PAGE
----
Mumias: Why Treasury and receiver are uneasy with Rai group

Jaswant Rai before the National Assembly Committee on Implementation, 2018. [Boniface Okendo, Standard]

Scepticism is growing about the true intentions of billionaire Jaswant Rai’s bid for the takeover of the assets of Mumias Sugar Company.

Those opposed to Jaswant’s takeover, including the National Treasury and KCB-appointed receiver-manager Pongangipalli Rao see him as a wolf in sheep’s clothing. 

They are afraid that, at worst, he will be tempted to pull the plug on the bankrupt miller should his West Kenya Sugar Company get the green light to lease Mumias Sugar’s assets for 20 years. 

“There is a proper basis to conclude that West Kenya’s bid was a spoiler bid intended to gain access to a competitor and possibly harm it,” says Mr Rao in an affidavit.

“There would be no reasonable basis for entering into a lease with West Kenya if in every likelihood it would not be able to sustain the operations of the [Mumias Sugar] company, leading to another halting of operations.”

At the heart of this “spoiler bid,” says Mr Rao, is a conflict of interest by Rai Group, which owns West Kenya.

Rai Group has milling factories 36 kilometres east and 35 kilometres northwest of Mumias Sugar. This means they are direct competitors of Mumias Sugar.

As a frail Mumias lies in the Intensive Care Unit (ICU), the two factories continue to harvest half the sugarcane in an area that had for long been largely an exclusive zone for the debt-ridden miller. Mumias Sugar’s machines have not roared for the last three years.

Court documents, Rao told the court, show how Mumias Sugar has on several occasions accused West Kenya of illegally buying cane from farmers Mumias had contracted, a form of malpractice known as cane poaching.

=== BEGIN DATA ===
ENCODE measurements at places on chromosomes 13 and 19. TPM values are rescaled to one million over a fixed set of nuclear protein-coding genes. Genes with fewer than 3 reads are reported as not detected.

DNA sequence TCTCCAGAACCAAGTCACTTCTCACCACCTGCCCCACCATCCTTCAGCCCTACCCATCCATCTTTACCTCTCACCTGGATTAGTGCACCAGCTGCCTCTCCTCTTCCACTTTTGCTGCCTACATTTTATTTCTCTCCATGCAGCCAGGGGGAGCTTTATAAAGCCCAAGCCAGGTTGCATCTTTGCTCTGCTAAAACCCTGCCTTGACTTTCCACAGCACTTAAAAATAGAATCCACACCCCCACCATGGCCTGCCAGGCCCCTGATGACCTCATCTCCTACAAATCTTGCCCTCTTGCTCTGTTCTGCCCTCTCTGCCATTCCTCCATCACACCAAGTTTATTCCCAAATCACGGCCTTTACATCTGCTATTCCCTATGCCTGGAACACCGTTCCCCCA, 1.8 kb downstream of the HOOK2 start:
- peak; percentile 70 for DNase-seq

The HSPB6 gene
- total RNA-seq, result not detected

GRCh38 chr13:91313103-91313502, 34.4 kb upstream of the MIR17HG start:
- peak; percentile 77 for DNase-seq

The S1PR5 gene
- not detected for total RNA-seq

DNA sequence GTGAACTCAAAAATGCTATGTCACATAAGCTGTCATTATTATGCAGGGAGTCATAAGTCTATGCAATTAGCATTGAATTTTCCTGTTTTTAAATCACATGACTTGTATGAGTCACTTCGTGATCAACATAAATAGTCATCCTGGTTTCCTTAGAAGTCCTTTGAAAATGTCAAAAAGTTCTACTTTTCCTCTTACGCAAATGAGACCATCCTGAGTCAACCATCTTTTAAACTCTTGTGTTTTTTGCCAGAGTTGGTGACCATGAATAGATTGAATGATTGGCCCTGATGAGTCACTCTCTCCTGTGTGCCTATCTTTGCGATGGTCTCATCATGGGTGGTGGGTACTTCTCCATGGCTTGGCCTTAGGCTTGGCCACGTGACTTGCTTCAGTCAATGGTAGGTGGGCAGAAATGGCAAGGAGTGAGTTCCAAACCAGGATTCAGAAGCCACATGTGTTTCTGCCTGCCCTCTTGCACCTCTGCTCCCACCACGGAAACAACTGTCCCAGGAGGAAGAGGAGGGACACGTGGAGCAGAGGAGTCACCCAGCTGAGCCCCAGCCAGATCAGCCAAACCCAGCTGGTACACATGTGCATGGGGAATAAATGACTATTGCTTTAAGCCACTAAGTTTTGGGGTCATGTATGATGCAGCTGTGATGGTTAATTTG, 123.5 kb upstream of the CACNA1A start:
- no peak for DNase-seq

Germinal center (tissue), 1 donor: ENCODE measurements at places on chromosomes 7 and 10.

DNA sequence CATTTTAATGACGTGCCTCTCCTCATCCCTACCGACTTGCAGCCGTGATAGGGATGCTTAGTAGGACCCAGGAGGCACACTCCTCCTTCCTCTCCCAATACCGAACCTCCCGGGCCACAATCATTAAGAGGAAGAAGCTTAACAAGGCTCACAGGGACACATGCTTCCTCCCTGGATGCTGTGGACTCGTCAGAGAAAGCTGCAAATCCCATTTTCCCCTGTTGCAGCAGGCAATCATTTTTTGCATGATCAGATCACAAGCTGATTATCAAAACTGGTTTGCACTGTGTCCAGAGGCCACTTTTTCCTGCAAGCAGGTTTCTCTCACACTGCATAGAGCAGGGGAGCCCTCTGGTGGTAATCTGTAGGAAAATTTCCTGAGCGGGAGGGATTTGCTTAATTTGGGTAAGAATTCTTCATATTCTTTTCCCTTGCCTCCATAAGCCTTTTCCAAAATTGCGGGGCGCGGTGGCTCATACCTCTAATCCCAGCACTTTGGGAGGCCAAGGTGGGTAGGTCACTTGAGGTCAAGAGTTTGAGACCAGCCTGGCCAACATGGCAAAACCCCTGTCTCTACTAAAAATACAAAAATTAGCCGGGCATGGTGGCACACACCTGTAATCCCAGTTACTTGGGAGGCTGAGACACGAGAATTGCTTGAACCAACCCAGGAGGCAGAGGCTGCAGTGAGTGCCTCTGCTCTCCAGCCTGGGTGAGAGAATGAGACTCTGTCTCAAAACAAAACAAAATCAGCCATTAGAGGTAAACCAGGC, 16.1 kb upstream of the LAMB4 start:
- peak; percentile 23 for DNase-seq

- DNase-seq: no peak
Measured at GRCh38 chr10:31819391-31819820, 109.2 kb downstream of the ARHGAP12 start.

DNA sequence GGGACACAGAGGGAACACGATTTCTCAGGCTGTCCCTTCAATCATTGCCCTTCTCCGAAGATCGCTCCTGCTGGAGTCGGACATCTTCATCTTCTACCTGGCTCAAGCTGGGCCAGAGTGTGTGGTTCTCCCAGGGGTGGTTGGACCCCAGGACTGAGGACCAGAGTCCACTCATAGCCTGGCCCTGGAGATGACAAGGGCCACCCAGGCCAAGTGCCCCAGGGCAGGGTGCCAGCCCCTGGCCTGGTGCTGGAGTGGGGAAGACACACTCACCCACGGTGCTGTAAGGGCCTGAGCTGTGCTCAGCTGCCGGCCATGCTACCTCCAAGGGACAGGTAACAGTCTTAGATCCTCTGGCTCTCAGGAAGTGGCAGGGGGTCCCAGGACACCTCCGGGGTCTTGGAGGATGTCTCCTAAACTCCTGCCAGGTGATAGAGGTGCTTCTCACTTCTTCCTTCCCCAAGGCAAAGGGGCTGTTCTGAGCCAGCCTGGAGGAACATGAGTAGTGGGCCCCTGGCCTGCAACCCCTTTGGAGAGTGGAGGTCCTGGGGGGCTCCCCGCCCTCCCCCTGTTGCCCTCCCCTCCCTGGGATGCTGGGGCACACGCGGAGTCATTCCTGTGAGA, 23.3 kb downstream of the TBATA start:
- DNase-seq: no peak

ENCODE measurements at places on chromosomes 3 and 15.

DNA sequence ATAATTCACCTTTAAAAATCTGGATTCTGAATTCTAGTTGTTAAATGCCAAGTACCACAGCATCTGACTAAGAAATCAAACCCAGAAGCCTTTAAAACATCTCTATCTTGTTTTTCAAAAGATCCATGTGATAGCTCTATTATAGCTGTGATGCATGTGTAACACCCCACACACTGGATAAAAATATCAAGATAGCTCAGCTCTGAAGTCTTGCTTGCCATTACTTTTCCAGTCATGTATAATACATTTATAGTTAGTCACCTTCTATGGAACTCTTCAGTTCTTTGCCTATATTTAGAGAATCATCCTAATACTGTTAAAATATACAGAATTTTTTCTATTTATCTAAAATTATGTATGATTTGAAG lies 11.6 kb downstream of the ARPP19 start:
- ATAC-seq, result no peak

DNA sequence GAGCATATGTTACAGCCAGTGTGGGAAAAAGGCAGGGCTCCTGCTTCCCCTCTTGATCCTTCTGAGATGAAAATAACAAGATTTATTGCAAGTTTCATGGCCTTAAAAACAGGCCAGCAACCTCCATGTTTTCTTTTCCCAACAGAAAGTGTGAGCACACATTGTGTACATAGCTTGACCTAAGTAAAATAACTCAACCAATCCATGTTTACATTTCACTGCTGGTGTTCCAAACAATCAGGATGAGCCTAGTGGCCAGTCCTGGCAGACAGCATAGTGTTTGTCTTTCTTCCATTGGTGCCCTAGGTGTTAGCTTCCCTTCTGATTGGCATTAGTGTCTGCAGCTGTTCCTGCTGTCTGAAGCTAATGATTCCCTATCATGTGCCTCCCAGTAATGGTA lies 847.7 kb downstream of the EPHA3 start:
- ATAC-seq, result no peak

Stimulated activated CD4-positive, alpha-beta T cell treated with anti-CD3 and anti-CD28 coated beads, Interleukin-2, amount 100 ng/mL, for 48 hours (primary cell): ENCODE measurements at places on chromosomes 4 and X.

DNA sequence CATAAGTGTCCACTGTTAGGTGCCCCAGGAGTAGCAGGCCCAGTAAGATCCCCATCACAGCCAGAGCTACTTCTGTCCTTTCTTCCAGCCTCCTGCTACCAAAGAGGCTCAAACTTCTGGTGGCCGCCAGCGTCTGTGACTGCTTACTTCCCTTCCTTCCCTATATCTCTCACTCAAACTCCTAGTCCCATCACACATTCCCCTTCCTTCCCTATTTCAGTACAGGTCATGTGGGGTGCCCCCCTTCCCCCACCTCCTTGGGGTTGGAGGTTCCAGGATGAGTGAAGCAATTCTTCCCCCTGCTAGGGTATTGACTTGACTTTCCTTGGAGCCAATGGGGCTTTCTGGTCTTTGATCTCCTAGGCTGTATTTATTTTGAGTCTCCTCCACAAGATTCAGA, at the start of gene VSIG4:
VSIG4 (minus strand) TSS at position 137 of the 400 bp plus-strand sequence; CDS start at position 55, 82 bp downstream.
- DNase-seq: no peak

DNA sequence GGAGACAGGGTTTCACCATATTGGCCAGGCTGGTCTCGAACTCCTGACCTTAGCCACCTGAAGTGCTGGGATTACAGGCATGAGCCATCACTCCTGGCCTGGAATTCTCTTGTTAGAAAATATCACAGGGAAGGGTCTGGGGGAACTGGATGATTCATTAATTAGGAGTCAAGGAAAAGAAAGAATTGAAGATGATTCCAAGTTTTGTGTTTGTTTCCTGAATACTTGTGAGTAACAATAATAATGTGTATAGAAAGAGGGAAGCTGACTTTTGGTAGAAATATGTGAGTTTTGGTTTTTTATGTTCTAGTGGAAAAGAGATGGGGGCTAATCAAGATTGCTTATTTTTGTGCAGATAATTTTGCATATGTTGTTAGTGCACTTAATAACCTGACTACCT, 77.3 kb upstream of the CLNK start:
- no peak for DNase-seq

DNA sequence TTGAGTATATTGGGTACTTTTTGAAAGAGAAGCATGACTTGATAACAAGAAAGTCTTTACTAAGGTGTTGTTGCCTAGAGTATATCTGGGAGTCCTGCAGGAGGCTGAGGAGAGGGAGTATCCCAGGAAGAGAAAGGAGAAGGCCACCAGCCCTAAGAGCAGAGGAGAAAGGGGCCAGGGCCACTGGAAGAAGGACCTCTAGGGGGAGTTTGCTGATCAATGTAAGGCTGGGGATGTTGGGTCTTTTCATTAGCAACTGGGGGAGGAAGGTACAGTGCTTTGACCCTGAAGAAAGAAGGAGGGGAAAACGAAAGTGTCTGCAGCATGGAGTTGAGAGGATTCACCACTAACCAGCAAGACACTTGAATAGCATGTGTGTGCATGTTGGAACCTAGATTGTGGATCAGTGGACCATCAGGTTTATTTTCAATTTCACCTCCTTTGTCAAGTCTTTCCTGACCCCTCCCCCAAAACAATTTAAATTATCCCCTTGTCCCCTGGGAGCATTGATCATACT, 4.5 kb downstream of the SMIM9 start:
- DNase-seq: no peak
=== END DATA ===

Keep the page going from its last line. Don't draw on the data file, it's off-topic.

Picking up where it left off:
Essentially, with cane poaching, a miller reaps where they did not sow. In this case, West Kenya has been buying sugarcane that Mumias Sugar had invested billions of shillings in by providing farmers with services for land preparation, fertiliser supply, extension services, harvesting and transport.   

“The company (Mumias Sugar) once operational will be competing with West Kenya for sugarcane and other resources,” says Mr Rao. This is the same position taken by National Treasury Principal Secretary Julius Muia in a supplementary affidavit on the matter.

Treasury owns 20 per cent of Mumias Sugar, which was first listed at the Nairobi Securities Exchange (NSE) in 2011. “I verily believe that the direct competitor of MSCL (Mumias Sugar Company Ltd), especially one that has mills within the same vicinity as MSCL and competes with MSCL for resources, including raw materials for sugar production is unlikely to have the best interest of MSCL due to conflict of interest,” said Mr Muia.

Ponangipalli Venkata Ramana Rao during a press conference, March 4, 2020. [Nathan Ochunge, Standard]

West Kenya is one of the bidders for the leasing of Mumias Sugar’s assets for 20 years, which was placed under receivership by KCB Bank in September 2019 over a Sh480 million debt.

Other companies that bid for the contract include Uganda’s Sarrai Group; New Mumias Sugar; Tumaz and Tumaz, owned by US-based businessman Julius Mwale; Transmara Sugar Group and Kruman Finances.

They were all dropped in the technical stage of the bidding except for Sarrai, which went on to win the bid.

Sarrai Group, which is owned by Jaswant’s brother Sarbjit Rai, won the contract, triggering a barrage of lawsuits from the discontent bidders. West Kenya insists that it was the highest bidder at Sh36 billion compared to Sarrai Group’s bid of under Sh6 billion. West Kenya owns Kabras sugar brand.

As such, West Kenya insists that it should have been declared the winner. The receiver-manager, however, insists that financial consideration is not the only criteria used to determine the winner of the bid. Generally, those opposed to this award insist that the tender process was not transparent and might have been mired in corruption.